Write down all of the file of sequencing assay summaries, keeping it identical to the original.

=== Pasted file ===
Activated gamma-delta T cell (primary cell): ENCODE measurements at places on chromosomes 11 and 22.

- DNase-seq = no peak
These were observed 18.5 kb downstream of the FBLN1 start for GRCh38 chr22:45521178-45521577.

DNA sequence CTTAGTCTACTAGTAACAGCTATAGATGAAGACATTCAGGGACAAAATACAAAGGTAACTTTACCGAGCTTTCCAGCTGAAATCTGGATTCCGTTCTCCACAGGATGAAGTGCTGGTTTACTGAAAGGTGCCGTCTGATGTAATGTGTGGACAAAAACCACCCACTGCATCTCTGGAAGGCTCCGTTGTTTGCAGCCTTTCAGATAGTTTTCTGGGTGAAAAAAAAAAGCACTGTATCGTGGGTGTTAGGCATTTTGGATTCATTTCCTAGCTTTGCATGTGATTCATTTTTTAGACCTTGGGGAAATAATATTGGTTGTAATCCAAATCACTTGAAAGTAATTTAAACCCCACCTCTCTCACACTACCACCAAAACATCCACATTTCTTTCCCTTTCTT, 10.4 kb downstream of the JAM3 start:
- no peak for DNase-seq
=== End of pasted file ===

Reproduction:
Activated gamma-delta T cell (primary cell): ENCODE measurements at places on chromosomes 11 and 22.

- DNase-seq = no peak
These were observed 18.5 kb downstream of the FBLN1 start for GRCh38 chr22:45521178-45521577.

DNA sequence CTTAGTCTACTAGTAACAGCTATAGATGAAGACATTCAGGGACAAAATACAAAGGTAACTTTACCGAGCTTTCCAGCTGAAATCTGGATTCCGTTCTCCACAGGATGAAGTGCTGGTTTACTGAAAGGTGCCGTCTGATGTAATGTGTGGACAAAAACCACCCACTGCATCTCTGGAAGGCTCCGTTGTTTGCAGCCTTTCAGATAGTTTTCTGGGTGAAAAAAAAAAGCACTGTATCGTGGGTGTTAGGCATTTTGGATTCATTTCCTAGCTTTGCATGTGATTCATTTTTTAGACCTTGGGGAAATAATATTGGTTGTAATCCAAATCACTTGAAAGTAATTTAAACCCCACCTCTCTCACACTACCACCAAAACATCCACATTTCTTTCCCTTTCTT, 10.4 kb downstream of the JAM3 start:
- no peak for DNase-seq